Roxbury Stingrays compete in and out of swimming pool
At least this problem had a solution. Pam Alexander wanted her daughter, Simone, to participate in a sport. But none of the usual offerings caught the 12-year-old’s attention.
That changed after a meeting with Jeff Worthy, a Boston Police harbor patrolman and part-time swimming coach at the Roxbury YMCA. For the last several years, he has trained an ethnically diverse group of boys and girls ranging in age from as young as 5 to as old as 19 in competitive swimming.
Alexander said she had an even more basic reason for signing up her daughter. “My mother had a fear of water, but I don’t, and I wanted to make sure that my daughter does not either,” she said.
It’s worked out far better than that.
In the almost four years that Simone has been swimming with the Stingrays, Alexander has seen her daughter’s confidence grow and her fear of competition diminish. “This is a sport for a lifetime,” Alexander said.
It’s also a sport of practice.
Six and seven days a week are not out of the ordinary.
Members of the coaching staff, which include Fred Ellis of the Boston Fire Department and members of the Harvard University Varsity Women’s Swim Team, encourage the youngsters to keep up with the vigorous training.
Perhaps most of the team’s pride is centered around the fact that traditionally people of color are not competitive swimmers — and some even have a fear of the water. “We train hard,” Worthy said. “and when we walk onto pool decks at swim meets, we look like the United Nations…Swimming talent is definitely an un-utilized market within black and inner city communities.”
Like any sports team, the Stingrays are supported by a group of involved parents who remain active in their child’s life and believe in the team’s mission of promoting education, values, teamwork and good sportsmanship.
Other parents touted the structure of the Stingray swim team — its discipline, sense of teamwork and encouragement — as reasons for curing their child’s Attention Deficit Hyperactive Disorder (or A.D.H.D.), improving their academics and exposing them to other cultures.
“The principal, vice principal and Coach Worthy are all involved in my daughters development,” said Ilia Maldanado of Roslindale.
Her daughter, Iliana Sanchez, started out with the swim classes and then progressed to the competitive team.
“I told her that in order to stay on the team, you have to be doing well in school, and that is where the collaboration between teachers and coaches comes in,” Maldanado said. “Being a part of this team has taught my daughter about time management.”
In March of 2009, Worthy reached out to the Harvard women’s varsity swim team with the hope of gaining high-level coaching and adult mentors for the young swimmers.
Natalia Festa, a Harvard University senior and member of the Harvard Women’s team who competes in backstroke and butterfly events, coordinated the community effort that connected the two worlds around the sport of swimming.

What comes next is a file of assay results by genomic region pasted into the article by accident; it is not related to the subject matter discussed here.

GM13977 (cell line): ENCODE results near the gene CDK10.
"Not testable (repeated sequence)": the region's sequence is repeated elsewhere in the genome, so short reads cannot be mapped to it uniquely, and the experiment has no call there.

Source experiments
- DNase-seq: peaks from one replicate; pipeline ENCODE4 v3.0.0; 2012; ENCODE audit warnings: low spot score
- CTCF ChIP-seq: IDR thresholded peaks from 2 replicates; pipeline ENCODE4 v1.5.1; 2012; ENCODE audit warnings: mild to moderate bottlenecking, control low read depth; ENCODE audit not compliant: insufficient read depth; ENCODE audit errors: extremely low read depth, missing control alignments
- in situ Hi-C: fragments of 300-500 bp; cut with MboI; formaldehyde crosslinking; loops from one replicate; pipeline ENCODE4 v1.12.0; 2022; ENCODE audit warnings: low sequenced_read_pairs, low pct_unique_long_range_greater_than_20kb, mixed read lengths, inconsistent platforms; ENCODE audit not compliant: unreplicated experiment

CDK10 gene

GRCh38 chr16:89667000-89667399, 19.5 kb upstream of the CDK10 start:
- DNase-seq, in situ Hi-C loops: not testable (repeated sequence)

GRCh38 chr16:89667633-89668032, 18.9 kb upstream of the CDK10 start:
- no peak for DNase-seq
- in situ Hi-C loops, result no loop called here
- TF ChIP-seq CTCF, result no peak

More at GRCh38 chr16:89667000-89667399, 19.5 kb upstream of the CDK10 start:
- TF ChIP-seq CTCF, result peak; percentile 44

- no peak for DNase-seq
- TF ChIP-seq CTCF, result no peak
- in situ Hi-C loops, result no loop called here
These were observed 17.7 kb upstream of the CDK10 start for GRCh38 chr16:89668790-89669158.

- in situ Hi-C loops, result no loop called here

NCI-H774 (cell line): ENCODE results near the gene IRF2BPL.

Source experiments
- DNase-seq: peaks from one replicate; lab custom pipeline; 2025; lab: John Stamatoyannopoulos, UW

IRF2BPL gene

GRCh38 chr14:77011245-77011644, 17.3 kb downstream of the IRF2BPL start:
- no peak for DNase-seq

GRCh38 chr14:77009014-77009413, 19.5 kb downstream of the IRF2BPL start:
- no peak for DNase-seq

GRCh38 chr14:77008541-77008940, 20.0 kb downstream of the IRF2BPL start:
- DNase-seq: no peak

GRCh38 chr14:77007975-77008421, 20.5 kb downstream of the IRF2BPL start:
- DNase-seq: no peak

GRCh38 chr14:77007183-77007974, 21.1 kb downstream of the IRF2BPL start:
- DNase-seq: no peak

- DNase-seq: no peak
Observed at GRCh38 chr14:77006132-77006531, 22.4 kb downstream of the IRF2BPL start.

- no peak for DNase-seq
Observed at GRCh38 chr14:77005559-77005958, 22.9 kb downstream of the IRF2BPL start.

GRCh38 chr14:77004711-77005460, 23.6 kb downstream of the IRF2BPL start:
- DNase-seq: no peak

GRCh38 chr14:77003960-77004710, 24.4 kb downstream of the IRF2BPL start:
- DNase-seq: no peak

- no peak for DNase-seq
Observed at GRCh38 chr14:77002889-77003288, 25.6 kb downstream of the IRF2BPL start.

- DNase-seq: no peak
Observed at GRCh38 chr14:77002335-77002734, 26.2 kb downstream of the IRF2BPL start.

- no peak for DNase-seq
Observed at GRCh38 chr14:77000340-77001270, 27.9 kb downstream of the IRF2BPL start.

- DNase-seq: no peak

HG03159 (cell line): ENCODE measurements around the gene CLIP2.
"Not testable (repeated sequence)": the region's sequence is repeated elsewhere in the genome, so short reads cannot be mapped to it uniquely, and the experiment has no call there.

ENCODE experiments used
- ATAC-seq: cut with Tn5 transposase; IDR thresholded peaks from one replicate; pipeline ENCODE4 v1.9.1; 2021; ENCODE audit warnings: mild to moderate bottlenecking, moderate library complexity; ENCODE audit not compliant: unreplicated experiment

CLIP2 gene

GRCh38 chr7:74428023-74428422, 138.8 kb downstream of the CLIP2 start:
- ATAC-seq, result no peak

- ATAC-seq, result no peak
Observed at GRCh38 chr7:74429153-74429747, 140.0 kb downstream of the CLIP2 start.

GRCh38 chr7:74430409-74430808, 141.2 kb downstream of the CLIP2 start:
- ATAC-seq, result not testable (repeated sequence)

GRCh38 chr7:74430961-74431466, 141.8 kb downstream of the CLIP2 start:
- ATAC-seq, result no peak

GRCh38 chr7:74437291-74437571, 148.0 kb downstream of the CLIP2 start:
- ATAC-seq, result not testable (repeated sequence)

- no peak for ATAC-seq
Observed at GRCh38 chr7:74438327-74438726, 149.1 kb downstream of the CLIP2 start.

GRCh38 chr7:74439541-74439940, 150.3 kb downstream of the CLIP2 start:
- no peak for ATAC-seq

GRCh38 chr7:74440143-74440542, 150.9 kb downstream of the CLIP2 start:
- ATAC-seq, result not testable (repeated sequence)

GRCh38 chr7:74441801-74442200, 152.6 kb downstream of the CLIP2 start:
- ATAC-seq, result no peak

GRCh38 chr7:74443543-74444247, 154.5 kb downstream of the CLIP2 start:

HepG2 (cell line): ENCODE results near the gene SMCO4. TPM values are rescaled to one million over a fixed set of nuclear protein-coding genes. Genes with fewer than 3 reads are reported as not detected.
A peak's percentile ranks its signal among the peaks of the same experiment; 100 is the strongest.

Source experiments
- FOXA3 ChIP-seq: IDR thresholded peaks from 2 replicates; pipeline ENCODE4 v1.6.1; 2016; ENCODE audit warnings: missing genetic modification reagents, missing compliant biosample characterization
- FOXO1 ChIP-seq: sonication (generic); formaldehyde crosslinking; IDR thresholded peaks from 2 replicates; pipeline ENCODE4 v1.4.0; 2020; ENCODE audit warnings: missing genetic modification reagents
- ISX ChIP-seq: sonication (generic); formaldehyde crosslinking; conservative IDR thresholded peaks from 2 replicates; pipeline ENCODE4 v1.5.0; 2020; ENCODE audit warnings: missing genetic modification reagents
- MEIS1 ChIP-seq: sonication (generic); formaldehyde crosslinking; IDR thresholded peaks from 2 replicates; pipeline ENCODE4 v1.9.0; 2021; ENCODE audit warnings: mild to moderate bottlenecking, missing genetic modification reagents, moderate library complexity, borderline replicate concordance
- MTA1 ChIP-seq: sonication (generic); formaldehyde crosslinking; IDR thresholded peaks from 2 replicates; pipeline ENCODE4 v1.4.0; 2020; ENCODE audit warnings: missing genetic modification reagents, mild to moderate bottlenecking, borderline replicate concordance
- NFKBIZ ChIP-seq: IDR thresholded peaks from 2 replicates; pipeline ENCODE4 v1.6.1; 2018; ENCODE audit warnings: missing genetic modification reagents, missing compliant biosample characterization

“We work hard in practice, but also encourage the kids to ask us anything, and we act as mentors,” said Festa. “Swimming is a sport that requires you to focus on yourself so much, but within this role my teammates and I are able to use swimming to offer valuable life skills and other things to other people.”
Festa and her teammate Kate Mills are enthusiastic about their involvement with the team. So much so that their enthusiasm has rubbed off on other teammates, and more are signing up to serve as coaches and mentors — even members of the Harvard men’s team, which Coach Worthy is particularly excited.
“The talent and demand for competitive swimming spans the community, but when it comes to young men of color in the inner-city, it’s hard to show them other ways to grow as an athlete other than basketball and football,” Worthy said.
He often uses future NBA Hall of Famer Tim Duncan as an example. Duncan “started out a competitive swimmer,” Worthy explains, “and only after a hurricane ruined his teams practice facility did he pick up basketball. He often credits his success to what the sport of swimming taught him throughout life.”
Going forward, the Stingrays are looking forward to competing in the National Black Heritage Championship Swim Meet this summer in North Carolina. The annual event draws competitive swimmers of color from across the country for a weekend of intense competition.
This year’s meet will feature Cullen Jones, an African American Olympic swimmer who earned a gold medal in the 2008 summer games.
Cherrita Hansel, mother of 15- year-old Stingray swimmer Cameron, is already coordinating resources through grant and proposal writing to make the trip a success for each member of the team.
“This opportunity — and the sport of swimming — is something our kids will cherish for the rest of their lives,” Hansel said. “As parents we need to focus on keeping the great momentum going.”